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Exercise readies troops for sustained amphib ops

Sep. 29, 2012 - 10:00AM   |   Last Updated: Sep. 29, 2012 - 10:00AM  |  
A Navy causeway ferry, top, docks with the cargo ship 1st Lt. Jack Lummus, a maritime prepositioning ship, during 2011 training in Thailand. The Navy and Marine Corps are looking at improving maritime prepositioning force operations.
A Navy causeway ferry, top, docks with the cargo ship 1st Lt. Jack Lummus, a maritime prepositioning ship, during 2011 training in Thailand. The Navy and Marine Corps are looking at improving maritime prepositioning force operations. (Staff Sgt. Chad Simon / Marine Corps)
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CAMP PENDLETON, Calif. — After a decade fighting two wars and in the midst of a shrinking military in transition, Marine expeditionary units and their amphibious ready groups deployed at sea remain the nation's premier crisis-response team.

But after that initial assault or humanitarian support, Marine expeditionary brigades and naval expeditionary strike groups will most likely take on the role of combining capabilities to expand and sustain those operations.

Supporting the brigade-size force of Marines and sailors ashore beyond the initial stages of operations, however, will depend much on Marine Corps combat gear maintained round-the-clock on the Navy's fleet of maritime prepositioning ships. But getting those war stocks of combat equipment, vehicles, supplies and spare parts off the ships and in the hands of Marines and sailors is no easy job.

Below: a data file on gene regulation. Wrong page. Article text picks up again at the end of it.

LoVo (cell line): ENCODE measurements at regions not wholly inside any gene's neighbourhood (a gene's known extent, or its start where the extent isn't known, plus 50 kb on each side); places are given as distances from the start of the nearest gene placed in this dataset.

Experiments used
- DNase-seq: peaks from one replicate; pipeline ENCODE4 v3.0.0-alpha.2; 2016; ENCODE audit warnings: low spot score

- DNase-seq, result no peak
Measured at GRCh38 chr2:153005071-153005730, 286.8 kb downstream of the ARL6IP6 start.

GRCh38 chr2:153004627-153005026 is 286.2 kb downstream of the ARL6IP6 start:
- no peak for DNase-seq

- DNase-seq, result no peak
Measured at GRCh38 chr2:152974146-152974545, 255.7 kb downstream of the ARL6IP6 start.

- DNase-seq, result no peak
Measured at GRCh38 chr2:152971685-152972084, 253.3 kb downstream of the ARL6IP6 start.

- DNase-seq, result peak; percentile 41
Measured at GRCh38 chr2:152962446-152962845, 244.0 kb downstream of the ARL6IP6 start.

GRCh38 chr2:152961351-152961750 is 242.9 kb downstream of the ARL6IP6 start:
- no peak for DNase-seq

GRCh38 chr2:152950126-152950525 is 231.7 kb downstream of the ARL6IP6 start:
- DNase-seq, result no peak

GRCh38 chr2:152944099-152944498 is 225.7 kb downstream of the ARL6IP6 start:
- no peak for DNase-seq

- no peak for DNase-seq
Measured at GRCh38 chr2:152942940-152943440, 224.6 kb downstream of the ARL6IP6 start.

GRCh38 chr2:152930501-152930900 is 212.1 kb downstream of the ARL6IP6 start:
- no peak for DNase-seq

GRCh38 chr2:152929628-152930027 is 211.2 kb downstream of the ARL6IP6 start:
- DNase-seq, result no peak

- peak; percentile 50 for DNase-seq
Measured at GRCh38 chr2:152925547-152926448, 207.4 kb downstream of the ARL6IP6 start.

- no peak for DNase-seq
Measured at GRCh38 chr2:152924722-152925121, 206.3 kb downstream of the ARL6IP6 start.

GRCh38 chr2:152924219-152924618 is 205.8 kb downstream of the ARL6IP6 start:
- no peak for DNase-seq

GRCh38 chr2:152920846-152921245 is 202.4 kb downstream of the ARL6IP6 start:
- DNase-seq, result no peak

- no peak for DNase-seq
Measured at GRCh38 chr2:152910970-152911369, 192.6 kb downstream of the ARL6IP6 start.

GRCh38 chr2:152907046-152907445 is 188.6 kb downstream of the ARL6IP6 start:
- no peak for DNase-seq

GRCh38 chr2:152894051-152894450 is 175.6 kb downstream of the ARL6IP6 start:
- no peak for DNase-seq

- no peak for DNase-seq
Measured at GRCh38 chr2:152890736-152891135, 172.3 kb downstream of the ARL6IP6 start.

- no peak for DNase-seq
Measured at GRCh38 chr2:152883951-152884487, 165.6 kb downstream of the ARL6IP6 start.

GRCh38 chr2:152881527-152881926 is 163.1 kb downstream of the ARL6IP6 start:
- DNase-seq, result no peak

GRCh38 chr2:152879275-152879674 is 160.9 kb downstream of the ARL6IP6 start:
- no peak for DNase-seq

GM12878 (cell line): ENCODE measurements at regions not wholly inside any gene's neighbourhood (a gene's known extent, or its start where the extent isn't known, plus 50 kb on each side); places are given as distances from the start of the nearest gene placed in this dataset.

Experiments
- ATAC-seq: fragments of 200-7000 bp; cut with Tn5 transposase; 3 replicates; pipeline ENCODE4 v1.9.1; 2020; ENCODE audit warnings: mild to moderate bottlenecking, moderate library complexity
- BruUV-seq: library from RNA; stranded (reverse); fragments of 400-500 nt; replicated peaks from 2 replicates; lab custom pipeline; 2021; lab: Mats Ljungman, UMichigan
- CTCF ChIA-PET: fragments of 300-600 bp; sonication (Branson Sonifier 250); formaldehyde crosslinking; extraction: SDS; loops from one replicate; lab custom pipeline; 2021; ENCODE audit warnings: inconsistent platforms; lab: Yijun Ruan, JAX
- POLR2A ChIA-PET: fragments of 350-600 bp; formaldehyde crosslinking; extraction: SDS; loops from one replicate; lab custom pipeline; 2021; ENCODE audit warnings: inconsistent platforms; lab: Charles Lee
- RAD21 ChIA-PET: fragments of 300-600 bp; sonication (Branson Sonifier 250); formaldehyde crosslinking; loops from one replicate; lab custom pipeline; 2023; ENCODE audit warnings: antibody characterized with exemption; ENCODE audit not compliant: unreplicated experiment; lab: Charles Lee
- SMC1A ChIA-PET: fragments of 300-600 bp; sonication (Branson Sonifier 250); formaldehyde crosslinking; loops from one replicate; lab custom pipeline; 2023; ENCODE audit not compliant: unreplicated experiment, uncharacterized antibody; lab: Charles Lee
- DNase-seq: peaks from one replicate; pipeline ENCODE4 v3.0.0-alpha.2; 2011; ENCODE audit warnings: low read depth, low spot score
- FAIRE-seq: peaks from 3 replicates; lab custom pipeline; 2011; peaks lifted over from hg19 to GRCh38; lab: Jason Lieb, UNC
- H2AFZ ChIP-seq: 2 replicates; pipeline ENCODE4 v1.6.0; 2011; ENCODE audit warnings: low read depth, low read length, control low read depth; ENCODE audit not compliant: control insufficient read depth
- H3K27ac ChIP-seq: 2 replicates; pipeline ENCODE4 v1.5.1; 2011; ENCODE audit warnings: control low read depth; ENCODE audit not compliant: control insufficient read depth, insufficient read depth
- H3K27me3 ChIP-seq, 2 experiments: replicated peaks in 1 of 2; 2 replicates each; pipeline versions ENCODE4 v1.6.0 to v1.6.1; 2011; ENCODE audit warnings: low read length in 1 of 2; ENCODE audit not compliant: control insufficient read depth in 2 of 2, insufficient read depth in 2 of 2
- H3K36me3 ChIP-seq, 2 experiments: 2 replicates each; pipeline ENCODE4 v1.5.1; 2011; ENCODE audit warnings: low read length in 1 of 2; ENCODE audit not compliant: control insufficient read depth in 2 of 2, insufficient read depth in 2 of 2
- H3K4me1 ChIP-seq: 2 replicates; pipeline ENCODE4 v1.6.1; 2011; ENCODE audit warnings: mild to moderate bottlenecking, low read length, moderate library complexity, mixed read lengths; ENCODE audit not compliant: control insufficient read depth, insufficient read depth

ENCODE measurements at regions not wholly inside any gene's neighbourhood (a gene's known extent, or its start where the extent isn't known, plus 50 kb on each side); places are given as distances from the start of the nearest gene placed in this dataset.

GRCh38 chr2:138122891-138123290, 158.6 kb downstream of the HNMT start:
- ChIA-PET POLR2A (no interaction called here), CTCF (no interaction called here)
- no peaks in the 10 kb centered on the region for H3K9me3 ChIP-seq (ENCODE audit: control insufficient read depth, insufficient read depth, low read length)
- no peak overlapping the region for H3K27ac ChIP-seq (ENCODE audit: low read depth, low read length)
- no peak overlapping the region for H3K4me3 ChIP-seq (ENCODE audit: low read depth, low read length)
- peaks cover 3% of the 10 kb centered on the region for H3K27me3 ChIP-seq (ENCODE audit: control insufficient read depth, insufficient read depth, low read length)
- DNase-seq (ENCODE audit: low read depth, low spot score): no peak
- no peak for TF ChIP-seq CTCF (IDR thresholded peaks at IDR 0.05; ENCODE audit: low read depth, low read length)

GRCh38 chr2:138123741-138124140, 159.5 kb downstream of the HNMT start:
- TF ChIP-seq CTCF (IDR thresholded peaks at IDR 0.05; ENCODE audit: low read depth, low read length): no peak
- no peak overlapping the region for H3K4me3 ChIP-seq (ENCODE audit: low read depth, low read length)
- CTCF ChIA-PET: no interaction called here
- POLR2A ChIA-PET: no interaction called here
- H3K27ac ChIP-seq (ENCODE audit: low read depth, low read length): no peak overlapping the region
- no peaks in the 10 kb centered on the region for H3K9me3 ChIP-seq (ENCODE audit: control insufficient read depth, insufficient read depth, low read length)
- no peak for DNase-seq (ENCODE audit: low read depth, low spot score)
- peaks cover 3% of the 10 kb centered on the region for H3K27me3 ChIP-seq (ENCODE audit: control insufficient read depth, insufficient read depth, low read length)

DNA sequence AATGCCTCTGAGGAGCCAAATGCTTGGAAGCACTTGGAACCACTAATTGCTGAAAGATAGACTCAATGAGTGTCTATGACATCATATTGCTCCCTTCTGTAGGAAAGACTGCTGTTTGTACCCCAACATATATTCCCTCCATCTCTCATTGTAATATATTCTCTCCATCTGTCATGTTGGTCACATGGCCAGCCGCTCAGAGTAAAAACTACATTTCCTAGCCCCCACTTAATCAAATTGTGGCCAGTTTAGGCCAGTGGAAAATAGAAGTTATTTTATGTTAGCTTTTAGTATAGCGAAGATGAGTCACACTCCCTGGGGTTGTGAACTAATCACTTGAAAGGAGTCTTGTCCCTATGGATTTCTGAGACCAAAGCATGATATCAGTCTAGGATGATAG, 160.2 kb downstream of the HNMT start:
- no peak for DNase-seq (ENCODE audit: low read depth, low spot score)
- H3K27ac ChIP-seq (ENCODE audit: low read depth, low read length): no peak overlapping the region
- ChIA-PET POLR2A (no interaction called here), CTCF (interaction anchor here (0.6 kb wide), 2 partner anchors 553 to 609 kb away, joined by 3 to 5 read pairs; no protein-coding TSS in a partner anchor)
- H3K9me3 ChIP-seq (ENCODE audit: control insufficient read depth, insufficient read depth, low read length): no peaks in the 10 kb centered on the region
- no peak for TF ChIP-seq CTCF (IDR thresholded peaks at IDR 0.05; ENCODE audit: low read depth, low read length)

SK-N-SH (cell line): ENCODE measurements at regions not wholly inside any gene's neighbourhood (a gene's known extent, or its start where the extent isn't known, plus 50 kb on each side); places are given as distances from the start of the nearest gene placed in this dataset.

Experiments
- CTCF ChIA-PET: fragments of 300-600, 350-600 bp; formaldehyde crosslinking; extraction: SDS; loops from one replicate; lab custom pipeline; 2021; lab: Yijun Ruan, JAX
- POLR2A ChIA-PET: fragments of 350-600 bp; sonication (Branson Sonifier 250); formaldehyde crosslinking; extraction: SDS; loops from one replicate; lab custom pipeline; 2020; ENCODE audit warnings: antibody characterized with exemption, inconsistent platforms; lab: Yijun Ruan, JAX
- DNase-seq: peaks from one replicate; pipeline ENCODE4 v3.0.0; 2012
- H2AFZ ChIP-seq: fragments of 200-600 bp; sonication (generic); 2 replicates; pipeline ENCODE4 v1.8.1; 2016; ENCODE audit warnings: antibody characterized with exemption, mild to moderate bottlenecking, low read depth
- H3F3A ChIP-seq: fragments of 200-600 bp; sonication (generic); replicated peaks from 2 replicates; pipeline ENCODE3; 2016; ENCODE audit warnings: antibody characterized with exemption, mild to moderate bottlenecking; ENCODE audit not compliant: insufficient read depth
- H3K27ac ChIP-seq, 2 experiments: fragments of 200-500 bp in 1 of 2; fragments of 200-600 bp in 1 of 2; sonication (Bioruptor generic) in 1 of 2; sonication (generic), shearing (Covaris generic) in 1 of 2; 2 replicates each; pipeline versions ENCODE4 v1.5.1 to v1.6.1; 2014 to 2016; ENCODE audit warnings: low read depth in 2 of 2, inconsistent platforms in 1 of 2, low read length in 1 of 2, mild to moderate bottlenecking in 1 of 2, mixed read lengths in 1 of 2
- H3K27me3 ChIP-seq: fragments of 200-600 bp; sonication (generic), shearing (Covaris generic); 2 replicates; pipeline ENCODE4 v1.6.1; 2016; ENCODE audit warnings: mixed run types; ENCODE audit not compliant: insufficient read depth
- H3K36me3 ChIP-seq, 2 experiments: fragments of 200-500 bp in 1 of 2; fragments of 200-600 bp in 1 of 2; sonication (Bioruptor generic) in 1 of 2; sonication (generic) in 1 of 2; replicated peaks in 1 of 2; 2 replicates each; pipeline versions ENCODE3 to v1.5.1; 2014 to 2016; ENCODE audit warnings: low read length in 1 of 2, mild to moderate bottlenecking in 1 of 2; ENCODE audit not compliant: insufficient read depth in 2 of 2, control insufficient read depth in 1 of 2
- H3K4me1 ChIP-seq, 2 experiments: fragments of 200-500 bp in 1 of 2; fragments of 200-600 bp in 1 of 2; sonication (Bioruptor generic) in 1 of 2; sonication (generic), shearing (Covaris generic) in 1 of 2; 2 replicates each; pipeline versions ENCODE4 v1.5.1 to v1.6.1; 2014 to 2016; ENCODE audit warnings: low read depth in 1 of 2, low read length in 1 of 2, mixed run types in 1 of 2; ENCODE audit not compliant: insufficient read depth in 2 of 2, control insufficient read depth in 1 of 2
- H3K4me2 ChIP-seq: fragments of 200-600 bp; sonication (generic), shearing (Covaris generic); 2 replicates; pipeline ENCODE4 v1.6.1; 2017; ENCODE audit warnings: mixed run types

In fact, it's a skill to coordinate delivery of the right equipment where it's most needed and at the right time to meet commanders' operational needs on the ground in a changing, dynamic operational environment. Think natural disaster turns into humanitarian mission interrupted by civil strife.

Such scenarios were among the backdrop to major planning and training drills during the Pacific Horizon 2012 exercise held here Sept. 10-14.

The tabletop planning exercise with 1st Marine Expeditionary Brigade and Expeditionary Strike Group 3 tested headquarters staffs and subordinate units in the command and control of a brigade-sized force through a rapidly changing operational scenario, which required more combat equipment and forces be brought in theater. That requires tapping into the war stores held by maritime prepositioning force, or MPF, ships.

But a smooth operation is never guaranteed. Senior leaders say that when crises pop up isn't the time Marines and sailors, along with their senior commands, must figure out how to use and maximize at-sea prepositioned stocks.

The Marine Corps hasn't done an MPF operation as part of larger-scale training exercises for more than a decade, and maritime prepositioning wasn't part of Bold Alligator, U.S. Fleet Forces Command's large amphibious exercise held off Virginia earlier this year.

"There's a lot of work we need to do to make sure we are ready to get equipment off of the ships and respond to a mission," said Maj. Gen. Melvin Spiese, the 1st MEB commander at Pendleton. "That's the hard part."